12, April 2021
Members of the ruling CPDM crime syndicate from the South Region have now been told that the choice of Franck Biya to succeed his father President Biya is mission impossible in the Beti constituency as a planned rally by a prominent administrative officer was boycotted by the elites including traditional rulers.
No one was there to even welcome the governor and the senior divisional officer during the meeting that was supposed to make public the Franck Biya political discourse, according to senior security officials in the South Region.
What followed was a series of drama and uncertainty that included a massive boycott staged by the people of the South Region, a protest statement by the visiting administrative officers and threats of expulsion from the CPDM party.
A video posted online recorded by a senior political elite from the South Region sent cheering crowds into the streets in Ebolowa the chief town in the South Region where thousands are reportedly anticipating the end of the Biya era.
Biya feared, not loved
Cameroon has been touted as an oasis of peace in a desert of chaos for many decades, but for some time now, the country has gradually been ranking itself among the most dangerous, corrupt and chaotic countries to live in as descent and frustration spread across the country like wildfire.
Four years ago, the country’s president, Paul Biya, erroneously declared war on the country’s English-speaking minority which was simply demonstrating to bring its sorry plight to the attention of the government and the international community and what Mr. Biya and his collaborators thought would be wrapped up in a week has now lasted four years with more than 7,000 young Cameroonians already sent to an early grave in a war that has no raison d’etre.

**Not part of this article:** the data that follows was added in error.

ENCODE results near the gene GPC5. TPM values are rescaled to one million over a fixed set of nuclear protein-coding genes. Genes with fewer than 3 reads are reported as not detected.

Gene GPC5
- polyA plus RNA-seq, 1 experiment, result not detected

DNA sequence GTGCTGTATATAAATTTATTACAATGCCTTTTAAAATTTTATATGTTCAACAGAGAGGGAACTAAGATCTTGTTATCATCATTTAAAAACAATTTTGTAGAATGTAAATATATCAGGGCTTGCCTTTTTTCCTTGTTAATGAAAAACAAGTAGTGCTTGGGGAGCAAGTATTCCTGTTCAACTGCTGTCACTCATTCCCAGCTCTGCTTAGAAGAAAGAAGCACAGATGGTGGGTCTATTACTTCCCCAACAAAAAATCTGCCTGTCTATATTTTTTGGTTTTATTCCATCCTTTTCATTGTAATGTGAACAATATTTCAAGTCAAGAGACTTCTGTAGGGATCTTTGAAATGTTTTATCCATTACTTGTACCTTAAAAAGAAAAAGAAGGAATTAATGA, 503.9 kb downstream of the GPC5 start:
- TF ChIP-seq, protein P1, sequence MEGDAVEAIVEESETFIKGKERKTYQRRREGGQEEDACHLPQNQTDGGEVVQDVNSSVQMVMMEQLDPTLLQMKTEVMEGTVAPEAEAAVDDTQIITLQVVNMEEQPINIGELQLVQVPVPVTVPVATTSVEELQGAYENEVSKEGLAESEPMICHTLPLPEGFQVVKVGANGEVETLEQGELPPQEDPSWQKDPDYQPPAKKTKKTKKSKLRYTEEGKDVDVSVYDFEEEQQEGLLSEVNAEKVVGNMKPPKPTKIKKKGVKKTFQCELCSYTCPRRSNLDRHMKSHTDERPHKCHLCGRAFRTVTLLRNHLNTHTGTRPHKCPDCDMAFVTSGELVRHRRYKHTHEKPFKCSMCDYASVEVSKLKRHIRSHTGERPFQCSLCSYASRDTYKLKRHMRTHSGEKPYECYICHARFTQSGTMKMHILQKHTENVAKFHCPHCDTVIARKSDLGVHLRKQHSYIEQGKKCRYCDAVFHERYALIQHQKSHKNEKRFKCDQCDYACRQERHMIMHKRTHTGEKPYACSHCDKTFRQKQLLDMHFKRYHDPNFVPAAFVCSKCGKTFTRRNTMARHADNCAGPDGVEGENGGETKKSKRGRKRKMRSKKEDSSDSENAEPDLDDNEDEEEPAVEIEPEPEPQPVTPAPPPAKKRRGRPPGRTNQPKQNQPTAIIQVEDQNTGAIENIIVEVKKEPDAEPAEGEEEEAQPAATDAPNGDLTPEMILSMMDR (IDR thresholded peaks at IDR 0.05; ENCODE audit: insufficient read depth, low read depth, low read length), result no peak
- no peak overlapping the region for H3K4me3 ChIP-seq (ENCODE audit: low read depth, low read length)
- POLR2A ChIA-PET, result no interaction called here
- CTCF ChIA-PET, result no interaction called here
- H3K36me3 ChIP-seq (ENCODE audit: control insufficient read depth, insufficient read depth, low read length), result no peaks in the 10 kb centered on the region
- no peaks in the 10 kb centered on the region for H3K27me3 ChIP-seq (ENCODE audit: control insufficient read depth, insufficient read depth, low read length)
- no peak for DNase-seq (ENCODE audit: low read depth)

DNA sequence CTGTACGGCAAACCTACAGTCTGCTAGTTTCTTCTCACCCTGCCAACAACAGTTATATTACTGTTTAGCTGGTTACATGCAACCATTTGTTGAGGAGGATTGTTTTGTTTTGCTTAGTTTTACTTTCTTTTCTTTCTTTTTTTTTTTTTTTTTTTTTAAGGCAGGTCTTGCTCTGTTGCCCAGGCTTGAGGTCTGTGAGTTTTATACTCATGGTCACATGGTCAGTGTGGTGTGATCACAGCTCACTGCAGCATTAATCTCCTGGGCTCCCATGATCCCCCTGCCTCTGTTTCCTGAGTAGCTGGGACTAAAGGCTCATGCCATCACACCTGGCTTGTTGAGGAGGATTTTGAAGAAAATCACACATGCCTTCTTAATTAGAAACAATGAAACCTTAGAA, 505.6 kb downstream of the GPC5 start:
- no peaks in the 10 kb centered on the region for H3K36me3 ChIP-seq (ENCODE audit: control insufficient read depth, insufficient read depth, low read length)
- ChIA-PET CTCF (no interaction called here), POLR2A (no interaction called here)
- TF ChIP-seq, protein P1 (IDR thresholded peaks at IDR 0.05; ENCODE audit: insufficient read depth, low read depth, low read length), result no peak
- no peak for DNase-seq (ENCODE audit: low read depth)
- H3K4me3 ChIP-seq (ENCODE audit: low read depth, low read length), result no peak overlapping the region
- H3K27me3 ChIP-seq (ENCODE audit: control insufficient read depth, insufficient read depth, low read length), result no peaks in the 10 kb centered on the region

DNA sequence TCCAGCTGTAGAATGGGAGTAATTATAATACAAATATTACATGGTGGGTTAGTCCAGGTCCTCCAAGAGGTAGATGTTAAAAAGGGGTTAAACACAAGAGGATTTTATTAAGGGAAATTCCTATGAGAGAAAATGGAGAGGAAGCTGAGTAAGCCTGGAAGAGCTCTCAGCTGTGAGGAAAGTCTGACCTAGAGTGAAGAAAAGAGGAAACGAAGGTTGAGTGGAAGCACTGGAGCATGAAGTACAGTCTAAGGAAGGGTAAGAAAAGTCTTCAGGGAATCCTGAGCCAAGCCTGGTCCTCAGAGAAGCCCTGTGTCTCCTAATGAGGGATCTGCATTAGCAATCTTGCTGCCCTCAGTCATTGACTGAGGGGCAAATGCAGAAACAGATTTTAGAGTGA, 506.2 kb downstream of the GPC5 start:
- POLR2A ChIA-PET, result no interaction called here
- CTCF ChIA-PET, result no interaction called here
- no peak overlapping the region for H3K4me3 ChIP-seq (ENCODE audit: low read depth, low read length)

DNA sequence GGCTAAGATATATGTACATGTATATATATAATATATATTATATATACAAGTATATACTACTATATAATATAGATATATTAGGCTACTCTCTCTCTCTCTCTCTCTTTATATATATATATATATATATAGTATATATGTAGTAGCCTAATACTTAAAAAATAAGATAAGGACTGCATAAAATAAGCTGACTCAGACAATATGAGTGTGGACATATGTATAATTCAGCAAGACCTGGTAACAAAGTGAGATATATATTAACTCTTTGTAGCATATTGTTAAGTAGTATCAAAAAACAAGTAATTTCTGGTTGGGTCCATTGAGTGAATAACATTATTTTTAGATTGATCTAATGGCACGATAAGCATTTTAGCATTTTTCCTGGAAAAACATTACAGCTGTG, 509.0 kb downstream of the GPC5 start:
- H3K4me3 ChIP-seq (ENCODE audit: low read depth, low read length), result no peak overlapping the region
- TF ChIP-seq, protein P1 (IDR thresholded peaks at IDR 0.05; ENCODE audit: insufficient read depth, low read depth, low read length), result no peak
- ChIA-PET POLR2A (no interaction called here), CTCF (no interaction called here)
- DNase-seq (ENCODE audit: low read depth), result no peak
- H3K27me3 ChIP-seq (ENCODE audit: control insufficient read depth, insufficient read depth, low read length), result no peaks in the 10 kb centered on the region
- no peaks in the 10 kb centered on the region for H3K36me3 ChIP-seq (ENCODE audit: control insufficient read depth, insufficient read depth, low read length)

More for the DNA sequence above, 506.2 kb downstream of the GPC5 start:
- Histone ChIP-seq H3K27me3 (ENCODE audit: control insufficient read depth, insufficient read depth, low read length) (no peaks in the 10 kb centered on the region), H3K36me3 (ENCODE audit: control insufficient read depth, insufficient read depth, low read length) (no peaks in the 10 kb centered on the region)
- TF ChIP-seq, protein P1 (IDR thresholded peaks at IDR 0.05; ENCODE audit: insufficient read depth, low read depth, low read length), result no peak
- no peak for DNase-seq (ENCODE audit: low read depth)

As the government and militia have transformed the country into an open air killing field, the country’s economy has taken a nosedive, with millions of Cameroonians seeking employment and thousands losing their jobs in the country’s two English-speaking regions where the killings are going on unabated.
The number of internally displaced person has continued to swell, while millions have fled to neighboring Nigeria where they are living rough and waiting for the fighting to end for them to return to their country, though their homes have been razed by government soldiers who are wont to inflicting collective punishment on the population each time an army soldier is killed.
But it is not only Southern Cameroons that is going through such an apocalypse. The northern part of the country has been the theater of violent confrontations between government troops and Boko Haram fighters who have bombed many civilians into an early grave.
While the government has been active in the North hoping that it could roll back Boko Haram fighters who are believed to come from Nigeria, government forces have succeeded to alienate Northerner due to massive and bloody killings and abuse of the civilian population which now sympathizes with Boko Haram fighters who are sometimes viewed as liberators.
Noted for its corruption, the government has never really sought to address those issues that are really threatening national unity and integration. The North, like many parts of the country, has been neglected, with very little development projects being implemented in that part of the country.
Tribalism and nepotism are really tearing the country apart as most senior government positions are only occupied by the president’s tribesmen and those loyal to him and his ruling crime syndicate known as the CPDM.
However, it is not the government’s nepotism that is the issue but the results it has posted over the last four decades. Cameroonians would not be bothered if those occupying those strategic positions were really delivering desired results.
While across the country the unemployment rate is high, it is a lot higher in the northern region of the country where there are no companies, no roads, no hospitals and no social services and financial assistance that can even cushion the impact of the economic hardship.
By Soter Tarh Agbaw-Ebai